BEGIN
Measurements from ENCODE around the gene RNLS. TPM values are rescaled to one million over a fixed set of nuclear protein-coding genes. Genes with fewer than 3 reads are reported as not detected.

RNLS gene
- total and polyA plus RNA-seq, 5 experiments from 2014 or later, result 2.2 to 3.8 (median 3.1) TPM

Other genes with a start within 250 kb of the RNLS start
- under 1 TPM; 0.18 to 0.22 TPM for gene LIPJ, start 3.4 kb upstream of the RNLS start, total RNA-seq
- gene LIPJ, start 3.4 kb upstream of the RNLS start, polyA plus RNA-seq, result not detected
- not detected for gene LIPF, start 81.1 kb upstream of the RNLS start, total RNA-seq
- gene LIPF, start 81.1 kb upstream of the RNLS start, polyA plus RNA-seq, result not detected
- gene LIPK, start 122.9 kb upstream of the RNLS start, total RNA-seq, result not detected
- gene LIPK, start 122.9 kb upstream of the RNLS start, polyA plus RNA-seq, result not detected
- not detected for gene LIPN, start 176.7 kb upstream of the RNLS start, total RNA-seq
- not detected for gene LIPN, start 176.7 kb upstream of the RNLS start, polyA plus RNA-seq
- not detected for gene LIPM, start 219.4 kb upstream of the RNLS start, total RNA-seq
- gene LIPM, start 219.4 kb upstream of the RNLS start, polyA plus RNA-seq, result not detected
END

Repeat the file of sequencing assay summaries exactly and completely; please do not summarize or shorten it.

Measurements from ENCODE around the gene RNLS. TPM values are rescaled to one million over a fixed set of nuclear protein-coding genes. Genes with fewer than 3 reads are reported as not detected.

RNLS gene
- total and polyA plus RNA-seq, 5 experiments from 2014 or later, result 2.2 to 3.8 (median 3.1) TPM

Other genes with a start within 250 kb of the RNLS start
- under 1 TPM; 0.18 to 0.22 TPM for gene LIPJ, start 3.4 kb upstream of the RNLS start, total RNA-seq
- gene LIPJ, start 3.4 kb upstream of the RNLS start, polyA plus RNA-seq, result not detected
- not detected for gene LIPF, start 81.1 kb upstream of the RNLS start, total RNA-seq
- gene LIPF, start 81.1 kb upstream of the RNLS start, polyA plus RNA-seq, result not detected
- gene LIPK, start 122.9 kb upstream of the RNLS start, total RNA-seq, result not detected
- gene LIPK, start 122.9 kb upstream of the RNLS start, polyA plus RNA-seq, result not detected
- not detected for gene LIPN, start 176.7 kb upstream of the RNLS start, total RNA-seq
- not detected for gene LIPN, start 176.7 kb upstream of the RNLS start, polyA plus RNA-seq
- not detected for gene LIPM, start 219.4 kb upstream of the RNLS start, total RNA-seq
- gene LIPM, start 219.4 kb upstream of the RNLS start, polyA plus RNA-seq, result not detected